SPREADAssociates
Total Posts: 108
Join Date: 05/03/08
Hello Heiko,

As a Consultant, I have always been required to have an IWCF (or equivalent) certificate, even though it's been a couple of decades since I've been based rig-site.

From my own experience, the requirement of who does and does not need certification (not just IWCF) has been driven by the Company more than Govt regulations.

In terms of who pays for the time/cost of certification, it's always been down to me as a Consultant, but Staff have always been paid by the Company.

Peter raised two very pertinent points; being intelligent does not necessarily mean they have common sense, and frequently these days, office based personnel have a lot less practical experience than they used to.

On the first, I saw this clearly when I did my degree at Imperial College. Lots of incredibly smart people, but there were more than a few that I wouldn't give a pair of scissors to carry...

I suspect many of us in recent years have also seen (suffered!) the MBA effect as well - smart people with no real experience, but because they had an MBA, they thought they knew better than everyone else how a business should be run.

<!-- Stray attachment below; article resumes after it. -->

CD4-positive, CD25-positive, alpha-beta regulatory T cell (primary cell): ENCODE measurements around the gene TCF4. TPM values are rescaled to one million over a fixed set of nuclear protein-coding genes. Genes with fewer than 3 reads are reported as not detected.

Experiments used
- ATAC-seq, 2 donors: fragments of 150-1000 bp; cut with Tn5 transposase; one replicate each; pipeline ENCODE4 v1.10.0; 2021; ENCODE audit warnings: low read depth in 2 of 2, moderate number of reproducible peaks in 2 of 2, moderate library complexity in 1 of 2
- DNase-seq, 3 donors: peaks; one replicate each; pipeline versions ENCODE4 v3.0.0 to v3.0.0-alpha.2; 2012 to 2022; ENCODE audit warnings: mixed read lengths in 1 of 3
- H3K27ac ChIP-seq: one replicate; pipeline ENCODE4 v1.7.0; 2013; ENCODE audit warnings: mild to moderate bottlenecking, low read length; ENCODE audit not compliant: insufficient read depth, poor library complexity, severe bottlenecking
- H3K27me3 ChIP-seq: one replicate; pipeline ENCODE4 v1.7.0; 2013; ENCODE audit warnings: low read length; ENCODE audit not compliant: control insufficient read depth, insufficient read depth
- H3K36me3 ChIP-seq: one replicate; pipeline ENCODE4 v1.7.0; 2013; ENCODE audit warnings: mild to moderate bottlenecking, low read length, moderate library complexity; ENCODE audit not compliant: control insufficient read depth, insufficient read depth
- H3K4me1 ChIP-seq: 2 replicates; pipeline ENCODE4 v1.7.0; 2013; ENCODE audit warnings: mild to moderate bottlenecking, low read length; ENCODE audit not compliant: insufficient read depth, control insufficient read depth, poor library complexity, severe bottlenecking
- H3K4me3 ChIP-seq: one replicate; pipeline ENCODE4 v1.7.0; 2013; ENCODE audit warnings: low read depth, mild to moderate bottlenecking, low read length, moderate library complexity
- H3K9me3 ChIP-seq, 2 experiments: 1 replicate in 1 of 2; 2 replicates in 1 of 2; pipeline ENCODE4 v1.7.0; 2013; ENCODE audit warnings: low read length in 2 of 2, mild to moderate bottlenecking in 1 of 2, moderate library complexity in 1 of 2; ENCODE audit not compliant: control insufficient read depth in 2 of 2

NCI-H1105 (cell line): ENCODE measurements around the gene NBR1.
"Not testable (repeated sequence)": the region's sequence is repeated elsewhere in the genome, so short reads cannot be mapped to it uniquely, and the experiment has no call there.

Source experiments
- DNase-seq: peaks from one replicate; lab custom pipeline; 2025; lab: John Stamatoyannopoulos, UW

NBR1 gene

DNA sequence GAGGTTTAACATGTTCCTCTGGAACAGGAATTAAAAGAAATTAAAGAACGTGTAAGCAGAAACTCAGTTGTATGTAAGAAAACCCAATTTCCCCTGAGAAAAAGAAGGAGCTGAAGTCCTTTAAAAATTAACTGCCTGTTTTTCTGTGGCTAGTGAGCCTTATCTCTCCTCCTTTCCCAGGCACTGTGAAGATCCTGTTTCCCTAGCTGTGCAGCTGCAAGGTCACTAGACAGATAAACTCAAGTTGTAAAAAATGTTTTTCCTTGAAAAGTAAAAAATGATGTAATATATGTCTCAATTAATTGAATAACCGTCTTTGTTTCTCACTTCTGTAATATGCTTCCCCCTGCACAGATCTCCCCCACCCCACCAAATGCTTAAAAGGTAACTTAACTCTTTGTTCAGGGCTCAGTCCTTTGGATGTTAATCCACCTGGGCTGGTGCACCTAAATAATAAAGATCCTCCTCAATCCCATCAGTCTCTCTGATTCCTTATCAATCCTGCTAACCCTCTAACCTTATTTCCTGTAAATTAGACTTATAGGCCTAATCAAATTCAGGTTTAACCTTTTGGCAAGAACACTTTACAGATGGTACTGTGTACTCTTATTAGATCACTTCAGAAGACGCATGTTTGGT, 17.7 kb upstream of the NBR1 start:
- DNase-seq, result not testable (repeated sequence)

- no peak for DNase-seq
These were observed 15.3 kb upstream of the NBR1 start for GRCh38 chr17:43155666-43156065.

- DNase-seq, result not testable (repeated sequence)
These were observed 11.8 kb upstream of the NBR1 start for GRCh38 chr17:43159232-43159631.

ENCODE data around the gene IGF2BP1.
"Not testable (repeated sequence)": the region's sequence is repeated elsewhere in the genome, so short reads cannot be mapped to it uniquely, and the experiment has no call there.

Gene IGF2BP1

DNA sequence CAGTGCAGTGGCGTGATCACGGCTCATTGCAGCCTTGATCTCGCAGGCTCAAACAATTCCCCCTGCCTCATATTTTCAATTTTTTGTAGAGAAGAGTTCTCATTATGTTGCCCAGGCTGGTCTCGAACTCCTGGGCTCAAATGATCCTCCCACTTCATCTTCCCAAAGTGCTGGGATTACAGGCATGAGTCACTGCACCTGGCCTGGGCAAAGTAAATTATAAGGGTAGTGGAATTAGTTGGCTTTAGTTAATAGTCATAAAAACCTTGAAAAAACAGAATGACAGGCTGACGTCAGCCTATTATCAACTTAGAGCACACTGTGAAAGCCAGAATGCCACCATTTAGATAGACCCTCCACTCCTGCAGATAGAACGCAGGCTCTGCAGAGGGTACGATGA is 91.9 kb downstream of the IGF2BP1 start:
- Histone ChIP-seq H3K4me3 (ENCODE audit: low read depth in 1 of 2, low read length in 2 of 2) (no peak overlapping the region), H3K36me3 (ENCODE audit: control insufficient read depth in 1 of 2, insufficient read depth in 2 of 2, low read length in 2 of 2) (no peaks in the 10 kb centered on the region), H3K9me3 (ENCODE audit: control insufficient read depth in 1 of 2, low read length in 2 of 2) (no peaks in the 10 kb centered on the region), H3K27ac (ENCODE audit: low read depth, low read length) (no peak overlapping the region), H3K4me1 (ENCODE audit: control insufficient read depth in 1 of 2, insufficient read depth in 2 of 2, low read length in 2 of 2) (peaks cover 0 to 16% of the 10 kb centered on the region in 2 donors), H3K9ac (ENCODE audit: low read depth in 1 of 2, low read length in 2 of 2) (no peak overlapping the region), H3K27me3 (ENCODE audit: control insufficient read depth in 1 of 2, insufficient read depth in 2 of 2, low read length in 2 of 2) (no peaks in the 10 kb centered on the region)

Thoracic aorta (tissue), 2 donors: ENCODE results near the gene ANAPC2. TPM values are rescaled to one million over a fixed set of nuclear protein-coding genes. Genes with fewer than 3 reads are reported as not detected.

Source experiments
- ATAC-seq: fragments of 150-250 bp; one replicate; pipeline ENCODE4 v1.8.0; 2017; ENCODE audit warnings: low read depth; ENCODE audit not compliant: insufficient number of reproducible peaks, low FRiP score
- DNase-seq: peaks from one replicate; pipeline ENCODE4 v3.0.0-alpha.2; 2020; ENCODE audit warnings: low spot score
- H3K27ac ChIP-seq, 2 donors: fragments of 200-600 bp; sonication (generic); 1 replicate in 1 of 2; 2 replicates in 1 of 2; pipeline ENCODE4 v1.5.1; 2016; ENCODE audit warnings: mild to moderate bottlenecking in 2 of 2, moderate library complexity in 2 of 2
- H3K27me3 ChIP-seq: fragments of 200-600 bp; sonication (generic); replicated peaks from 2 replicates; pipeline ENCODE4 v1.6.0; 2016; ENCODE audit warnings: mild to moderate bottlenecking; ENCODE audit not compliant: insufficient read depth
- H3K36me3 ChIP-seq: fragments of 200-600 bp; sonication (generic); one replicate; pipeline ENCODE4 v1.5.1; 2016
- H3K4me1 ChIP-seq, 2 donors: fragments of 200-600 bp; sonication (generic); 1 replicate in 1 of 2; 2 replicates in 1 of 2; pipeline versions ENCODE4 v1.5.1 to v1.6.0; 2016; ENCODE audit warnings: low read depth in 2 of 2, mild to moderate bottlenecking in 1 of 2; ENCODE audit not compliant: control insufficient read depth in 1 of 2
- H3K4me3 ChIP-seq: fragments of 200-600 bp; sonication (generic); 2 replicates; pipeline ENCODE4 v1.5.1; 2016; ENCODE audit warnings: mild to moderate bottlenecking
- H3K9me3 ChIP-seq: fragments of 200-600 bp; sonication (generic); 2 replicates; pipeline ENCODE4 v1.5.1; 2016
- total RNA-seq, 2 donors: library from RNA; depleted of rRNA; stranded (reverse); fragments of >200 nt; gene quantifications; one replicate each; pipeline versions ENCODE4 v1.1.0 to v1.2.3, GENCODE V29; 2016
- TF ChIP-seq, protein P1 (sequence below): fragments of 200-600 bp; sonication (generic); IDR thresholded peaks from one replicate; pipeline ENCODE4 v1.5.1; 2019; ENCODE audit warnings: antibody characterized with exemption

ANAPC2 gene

On the subject of office based personnel lacking practical (i.e. rig-site) experience, I have seen this more and more in the last decade - people graduating and going straight into the office to sit at the Computer all day, never getting the practical experience needed to become a more rounded individual.

The office you and I worked in a few years ago was a classic case in point.

During your time there, do you remember how often the Drilling Engineer assigned to a Rig actually went out to the field? In the entire time I was there, only ONE of them did. That was rarely and given his background, he was the one that needed to the least.

It is up to Management to recognise when people lack this sort of experience and to make sure they get it, or at least ensure someone on the team has the requisite experience.

With respect to competence testing, this can be a very tricky subject, as different Companies have different standards and ways of assessing how competent people are.

Again using the office we worked in as an example, the three people by far the most capable of actually doing the job came bottom in the rankings, because of the way the assessment was performed and how some skills were weighted over others.

Perhaps Dave Taylor can give us an insight as to how RPP go about evaluating the competence of a team when they do DWOP's etc?